Spaceflight Insider

First fight of OmegA rocket to carry SSN payload

A model of Northrop Grumman's OmegA rocket stands in the Vehicle Assembly Building's High Bay 2. Photo Credit: Mike Howard / SpaceFlight Insider

A model of Northrop Grumman’s OmegA rocket stands in the Vehicle Assembly Building’s High Bay 2. Photo Credit: Mike Howard / SpaceFlight Insider

Northrop Grumman’s OmegA rocket has been selected by Saturn Satellite Networks to ferry to satellites to orbit on its maiden voyage.

The rocket’s inaugural flight is currently scheduled to take place in the spring of 2021. If everything goes according to plan, OmegA will lift off from Kennedy Space Center’s Launch Complex 39B in Florida on its way to deliver the spacecraft into a geosynchronous transfer orbit. 

“The OmegA rocket expands Northrop Grumman’s launch capabilities beyond our small and medium class rockets, which have successfully launched nearly 80 missions,” said Scott Lehr, vice president and general manager, flight systems, Northrop Grumman via a company-issued release. “Expanding the company’s launch capabilities to the intermediate/heavy class with OmegA complements our national security satellite portfolio and enables us to better support our customers.”

Saturn Satellite Networks noted that they had selected OmegA given that their payload, the NationSat spacecraft, were well-suited to fly on the new launch system.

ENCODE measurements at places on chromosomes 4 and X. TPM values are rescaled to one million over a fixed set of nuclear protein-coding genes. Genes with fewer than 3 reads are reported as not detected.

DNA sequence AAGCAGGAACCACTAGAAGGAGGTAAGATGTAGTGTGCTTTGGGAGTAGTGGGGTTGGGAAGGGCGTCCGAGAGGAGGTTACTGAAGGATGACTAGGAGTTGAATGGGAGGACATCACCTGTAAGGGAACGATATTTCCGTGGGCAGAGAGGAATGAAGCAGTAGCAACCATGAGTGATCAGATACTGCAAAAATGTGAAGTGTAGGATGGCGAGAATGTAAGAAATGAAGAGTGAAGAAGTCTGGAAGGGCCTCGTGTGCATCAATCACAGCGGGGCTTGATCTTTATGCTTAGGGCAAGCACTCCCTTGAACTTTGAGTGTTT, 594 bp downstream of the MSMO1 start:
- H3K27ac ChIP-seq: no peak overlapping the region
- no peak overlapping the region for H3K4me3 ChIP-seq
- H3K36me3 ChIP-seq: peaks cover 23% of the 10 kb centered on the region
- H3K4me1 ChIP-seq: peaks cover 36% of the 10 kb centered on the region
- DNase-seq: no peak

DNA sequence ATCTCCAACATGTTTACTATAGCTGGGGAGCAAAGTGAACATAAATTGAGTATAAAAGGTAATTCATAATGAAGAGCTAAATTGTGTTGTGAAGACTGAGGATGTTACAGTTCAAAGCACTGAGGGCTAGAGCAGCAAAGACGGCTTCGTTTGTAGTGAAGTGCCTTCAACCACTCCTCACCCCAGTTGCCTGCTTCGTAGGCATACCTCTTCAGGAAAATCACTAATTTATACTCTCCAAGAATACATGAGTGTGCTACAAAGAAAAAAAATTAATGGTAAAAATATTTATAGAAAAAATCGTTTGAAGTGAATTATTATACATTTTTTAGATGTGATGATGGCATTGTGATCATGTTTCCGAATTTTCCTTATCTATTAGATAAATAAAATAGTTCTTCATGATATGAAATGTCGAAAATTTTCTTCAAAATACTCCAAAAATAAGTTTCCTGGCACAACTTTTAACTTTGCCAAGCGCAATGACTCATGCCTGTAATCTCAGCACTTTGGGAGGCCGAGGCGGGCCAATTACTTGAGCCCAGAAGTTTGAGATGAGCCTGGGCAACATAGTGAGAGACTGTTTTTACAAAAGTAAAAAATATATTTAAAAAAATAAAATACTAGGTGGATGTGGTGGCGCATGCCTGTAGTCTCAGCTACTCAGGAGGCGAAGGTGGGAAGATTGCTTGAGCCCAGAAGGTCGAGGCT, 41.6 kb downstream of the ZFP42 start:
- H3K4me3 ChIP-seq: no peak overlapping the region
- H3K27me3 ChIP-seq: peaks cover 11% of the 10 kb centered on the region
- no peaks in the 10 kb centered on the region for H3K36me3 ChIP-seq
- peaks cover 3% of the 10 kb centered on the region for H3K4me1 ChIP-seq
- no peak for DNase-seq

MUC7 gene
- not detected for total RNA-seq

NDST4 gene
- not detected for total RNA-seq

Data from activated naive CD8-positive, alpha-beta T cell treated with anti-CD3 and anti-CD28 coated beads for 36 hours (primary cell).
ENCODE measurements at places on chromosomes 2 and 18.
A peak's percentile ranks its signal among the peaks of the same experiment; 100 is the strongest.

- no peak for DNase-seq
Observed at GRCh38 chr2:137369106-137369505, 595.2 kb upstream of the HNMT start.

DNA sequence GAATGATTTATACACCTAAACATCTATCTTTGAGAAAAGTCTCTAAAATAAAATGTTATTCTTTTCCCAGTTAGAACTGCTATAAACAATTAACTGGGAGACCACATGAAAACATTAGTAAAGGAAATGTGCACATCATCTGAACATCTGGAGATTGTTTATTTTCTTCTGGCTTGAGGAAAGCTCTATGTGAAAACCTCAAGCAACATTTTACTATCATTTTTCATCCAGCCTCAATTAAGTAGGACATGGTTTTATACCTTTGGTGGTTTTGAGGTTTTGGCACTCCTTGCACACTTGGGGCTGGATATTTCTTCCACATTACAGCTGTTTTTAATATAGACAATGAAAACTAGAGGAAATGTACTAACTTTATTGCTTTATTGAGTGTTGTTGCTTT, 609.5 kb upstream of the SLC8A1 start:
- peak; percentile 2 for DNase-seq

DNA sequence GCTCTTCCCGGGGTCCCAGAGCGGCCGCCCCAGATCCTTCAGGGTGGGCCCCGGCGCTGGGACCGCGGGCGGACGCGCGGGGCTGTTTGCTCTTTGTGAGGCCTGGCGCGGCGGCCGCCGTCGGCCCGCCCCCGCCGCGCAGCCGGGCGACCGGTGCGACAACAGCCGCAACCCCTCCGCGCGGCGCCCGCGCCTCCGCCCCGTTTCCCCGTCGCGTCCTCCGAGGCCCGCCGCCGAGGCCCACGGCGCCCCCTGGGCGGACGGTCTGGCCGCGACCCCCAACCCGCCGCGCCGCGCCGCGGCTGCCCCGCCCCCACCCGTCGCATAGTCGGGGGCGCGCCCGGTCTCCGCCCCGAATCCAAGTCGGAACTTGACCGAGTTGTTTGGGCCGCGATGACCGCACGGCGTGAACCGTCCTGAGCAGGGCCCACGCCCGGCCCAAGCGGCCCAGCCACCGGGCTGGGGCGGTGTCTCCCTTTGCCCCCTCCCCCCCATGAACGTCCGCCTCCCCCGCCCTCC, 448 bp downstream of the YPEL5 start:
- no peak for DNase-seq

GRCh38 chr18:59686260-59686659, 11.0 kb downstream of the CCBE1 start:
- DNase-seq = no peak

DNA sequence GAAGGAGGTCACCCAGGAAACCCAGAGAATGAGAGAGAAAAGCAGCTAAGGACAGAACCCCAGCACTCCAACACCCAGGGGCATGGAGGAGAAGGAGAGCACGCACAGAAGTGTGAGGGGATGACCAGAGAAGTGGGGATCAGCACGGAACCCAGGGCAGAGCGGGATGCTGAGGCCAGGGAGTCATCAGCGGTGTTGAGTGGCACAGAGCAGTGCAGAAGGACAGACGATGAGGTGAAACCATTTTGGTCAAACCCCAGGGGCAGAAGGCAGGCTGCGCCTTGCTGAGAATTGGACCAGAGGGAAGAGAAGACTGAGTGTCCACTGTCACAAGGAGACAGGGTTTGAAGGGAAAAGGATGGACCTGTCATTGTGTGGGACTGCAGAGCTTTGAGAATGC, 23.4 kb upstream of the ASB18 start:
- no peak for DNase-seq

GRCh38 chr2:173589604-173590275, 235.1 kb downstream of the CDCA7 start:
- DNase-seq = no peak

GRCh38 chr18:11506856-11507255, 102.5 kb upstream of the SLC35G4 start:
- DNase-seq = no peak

Artist's depiction of OmegA rocket lifting off from Kennedy Space Center's Launch Complex 39B. Image Credit: Northrop Grumman

Artist’s depiction of OmegA rocket lifting off from Kennedy Space Center’s Launch Complex 39B. Image Credit: Northrop Grumman

“We are excited to launch Saturn’s NationSat on Northrop Grumman’s OmegA launch vehicle’s inaugural mission. OmegA’s performance, payload accommodations, and rigorous certification program assures us it is a great fit for NationSats and our customers,” Jim Simpson, CEO of Saturn said in the release.

OmegA’s development has been proceeding along at a steady pace. In August, Northrop Grumman held a ribbon-cutting ceremony in KSC’s High Bay 2 (where OmegA will be prepared for flight). Two months later the U.S. Air Force awarded Northrop Grumman a $792 million Launch Services Agreement. The agreement will review and verify the rocket as well as the locations it should launch from.

“The first flight of OmegA is a key step in our certification process for the U.S. Air Force National Security Space Launch program,” said Charlie Precourt, vice president, propulsion systems, Northrop Grumman. “Having Saturn’s NationSat on board for this mission further demonstrates the versatility of OmegA to serve other markets including commercial and civil government.”

 

 

 

 

 

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Jason Rhian spent several years honing his skills with internships at NASA, the National Space Society and other organizations. He has provided content for outlets such as: Aviation Week & Space Technology, Space.com, The Mars Society and Universe Today.

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